“It’s what I call the show-me game,” Kurland said of the new agreement between countries. “You show me what this person declared to you … as global income and property, and we will show you what this person declared to us as global income and property holdings.

“It puts people who have not exactly been open with their property transactions in a quandary.”

While in Vancouver much of the scrutiny has been on the impact that buyers from Mainland China may have on the market, Kurland emphasized: “It is not a one-stop China shop at all. This issue cuts across all jurisdictions internationally.” China is one of the 60 countries included in the new agreement.

The information-sharing agreement is part of an effort led by the Organisation for Economic Co-operation and Development to tackle global tax evasion, including secretive offshore banking.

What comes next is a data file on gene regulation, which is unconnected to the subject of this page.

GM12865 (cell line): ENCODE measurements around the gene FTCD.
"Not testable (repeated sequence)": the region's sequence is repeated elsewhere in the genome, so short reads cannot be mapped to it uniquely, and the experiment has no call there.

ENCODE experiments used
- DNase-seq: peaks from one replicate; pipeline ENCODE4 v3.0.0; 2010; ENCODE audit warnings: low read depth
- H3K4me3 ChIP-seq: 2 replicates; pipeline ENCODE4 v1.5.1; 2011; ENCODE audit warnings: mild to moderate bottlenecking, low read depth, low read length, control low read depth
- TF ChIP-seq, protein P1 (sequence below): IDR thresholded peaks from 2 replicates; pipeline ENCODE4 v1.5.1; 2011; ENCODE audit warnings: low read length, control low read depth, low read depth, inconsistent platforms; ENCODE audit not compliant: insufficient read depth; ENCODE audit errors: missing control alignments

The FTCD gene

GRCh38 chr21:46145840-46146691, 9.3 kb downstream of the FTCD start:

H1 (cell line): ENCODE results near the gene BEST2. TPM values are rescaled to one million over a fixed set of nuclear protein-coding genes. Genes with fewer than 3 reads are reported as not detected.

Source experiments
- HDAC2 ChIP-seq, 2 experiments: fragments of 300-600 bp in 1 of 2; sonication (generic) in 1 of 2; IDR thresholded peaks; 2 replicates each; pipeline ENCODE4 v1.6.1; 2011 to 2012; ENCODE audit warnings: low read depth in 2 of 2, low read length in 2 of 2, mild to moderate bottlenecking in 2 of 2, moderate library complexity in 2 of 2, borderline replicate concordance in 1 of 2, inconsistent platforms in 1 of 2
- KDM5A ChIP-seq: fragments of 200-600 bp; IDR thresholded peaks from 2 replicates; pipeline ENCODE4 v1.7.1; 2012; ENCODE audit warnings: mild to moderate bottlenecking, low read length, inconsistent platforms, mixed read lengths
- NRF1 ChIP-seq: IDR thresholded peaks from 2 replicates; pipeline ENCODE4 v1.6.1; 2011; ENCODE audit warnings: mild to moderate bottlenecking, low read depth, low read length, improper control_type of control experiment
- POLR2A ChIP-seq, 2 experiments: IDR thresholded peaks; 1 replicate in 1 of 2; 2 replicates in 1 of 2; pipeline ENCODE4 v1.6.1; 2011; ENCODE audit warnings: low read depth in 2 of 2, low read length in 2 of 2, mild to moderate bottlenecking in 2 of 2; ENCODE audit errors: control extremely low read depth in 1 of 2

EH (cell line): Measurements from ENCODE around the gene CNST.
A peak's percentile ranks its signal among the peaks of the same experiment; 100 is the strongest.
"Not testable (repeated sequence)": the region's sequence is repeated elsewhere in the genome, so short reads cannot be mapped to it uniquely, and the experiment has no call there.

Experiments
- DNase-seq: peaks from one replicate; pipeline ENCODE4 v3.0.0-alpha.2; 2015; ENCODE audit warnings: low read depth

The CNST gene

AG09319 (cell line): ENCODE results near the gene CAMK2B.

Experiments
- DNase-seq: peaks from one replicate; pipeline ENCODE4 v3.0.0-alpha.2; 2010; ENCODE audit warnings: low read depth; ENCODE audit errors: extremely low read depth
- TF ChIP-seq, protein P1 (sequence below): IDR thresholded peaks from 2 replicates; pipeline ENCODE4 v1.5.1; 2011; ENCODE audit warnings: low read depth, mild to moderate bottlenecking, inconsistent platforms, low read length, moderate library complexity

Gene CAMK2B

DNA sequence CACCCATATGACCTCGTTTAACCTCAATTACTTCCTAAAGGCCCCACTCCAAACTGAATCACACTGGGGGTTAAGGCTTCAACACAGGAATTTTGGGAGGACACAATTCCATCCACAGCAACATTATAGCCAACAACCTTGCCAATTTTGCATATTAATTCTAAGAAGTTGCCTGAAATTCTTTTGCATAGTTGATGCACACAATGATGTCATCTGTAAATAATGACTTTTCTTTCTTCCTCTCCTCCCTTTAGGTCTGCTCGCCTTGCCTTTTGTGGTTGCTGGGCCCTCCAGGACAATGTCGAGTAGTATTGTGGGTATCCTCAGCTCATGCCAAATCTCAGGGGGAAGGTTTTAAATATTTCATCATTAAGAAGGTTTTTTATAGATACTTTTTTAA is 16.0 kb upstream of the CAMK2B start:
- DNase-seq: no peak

In its February budget, the B.C. government announced it would require land owners to reveal their identity in the province’s land registry, instead of shielding property ownership behind numbered companies.

“Lack of transparency in the land registry means it is not clear who owns nearly half of Vancouver’s more expensive properties. This is wrong,” the provincial budget document stated. “The concealment of beneficial ownership can be part of international webs used to facilitate tax evasion, money laundering, corruption and other criminal activities.”

It added, “Having a registry means we’ll know who owns what.”

With files from Marco Chown Oved and Robert Cribb

Jen St. Denis is a Vancouver-based reporter covering affordability and city hall. Follow her on Twitter: @jenstden

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Real estate market is totally different than stock market now, says Robert Shiller

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  1. Real estate market is totally different than stock market now, says Robert Shiller  CNBC